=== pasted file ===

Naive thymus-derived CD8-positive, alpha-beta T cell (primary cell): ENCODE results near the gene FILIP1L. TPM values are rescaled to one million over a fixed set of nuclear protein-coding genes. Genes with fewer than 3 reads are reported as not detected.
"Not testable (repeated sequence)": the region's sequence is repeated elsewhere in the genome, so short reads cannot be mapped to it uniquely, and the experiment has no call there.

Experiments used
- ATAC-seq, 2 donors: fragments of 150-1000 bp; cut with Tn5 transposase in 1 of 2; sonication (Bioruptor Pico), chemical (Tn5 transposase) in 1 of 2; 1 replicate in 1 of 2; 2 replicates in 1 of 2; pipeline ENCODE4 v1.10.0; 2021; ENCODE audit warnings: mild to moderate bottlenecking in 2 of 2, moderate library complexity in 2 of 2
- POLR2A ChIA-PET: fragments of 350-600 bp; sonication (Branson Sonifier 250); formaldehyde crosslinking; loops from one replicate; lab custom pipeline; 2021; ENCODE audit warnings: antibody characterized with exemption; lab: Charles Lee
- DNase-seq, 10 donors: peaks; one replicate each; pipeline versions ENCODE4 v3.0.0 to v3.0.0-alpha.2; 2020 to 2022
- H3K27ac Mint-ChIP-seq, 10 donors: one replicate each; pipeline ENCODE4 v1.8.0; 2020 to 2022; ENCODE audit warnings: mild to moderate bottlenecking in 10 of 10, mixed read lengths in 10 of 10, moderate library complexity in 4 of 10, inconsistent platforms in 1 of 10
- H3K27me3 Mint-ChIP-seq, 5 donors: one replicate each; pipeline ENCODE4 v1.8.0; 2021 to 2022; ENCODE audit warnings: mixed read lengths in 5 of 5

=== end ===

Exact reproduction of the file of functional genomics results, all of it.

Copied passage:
Naive thymus-derived CD8-positive, alpha-beta T cell (primary cell): ENCODE results near the gene FILIP1L. TPM values are rescaled to one million over a fixed set of nuclear protein-coding genes. Genes with fewer than 3 reads are reported as not detected.
"Not testable (repeated sequence)": the region's sequence is repeated elsewhere in the genome, so short reads cannot be mapped to it uniquely, and the experiment has no call there.

Experiments used
- ATAC-seq, 2 donors: fragments of 150-1000 bp; cut with Tn5 transposase in 1 of 2; sonication (Bioruptor Pico), chemical (Tn5 transposase) in 1 of 2; 1 replicate in 1 of 2; 2 replicates in 1 of 2; pipeline ENCODE4 v1.10.0; 2021; ENCODE audit warnings: mild to moderate bottlenecking in 2 of 2, moderate library complexity in 2 of 2
- POLR2A ChIA-PET: fragments of 350-600 bp; sonication (Branson Sonifier 250); formaldehyde crosslinking; loops from one replicate; lab custom pipeline; 2021; ENCODE audit warnings: antibody characterized with exemption; lab: Charles Lee
- DNase-seq, 10 donors: peaks; one replicate each; pipeline versions ENCODE4 v3.0.0 to v3.0.0-alpha.2; 2020 to 2022
- H3K27ac Mint-ChIP-seq, 10 donors: one replicate each; pipeline ENCODE4 v1.8.0; 2020 to 2022; ENCODE audit warnings: mild to moderate bottlenecking in 10 of 10, mixed read lengths in 10 of 10, moderate library complexity in 4 of 10, inconsistent platforms in 1 of 10
- H3K27me3 Mint-ChIP-seq, 5 donors: one replicate each; pipeline ENCODE4 v1.8.0; 2021 to 2022; ENCODE audit warnings: mixed read lengths in 5 of 5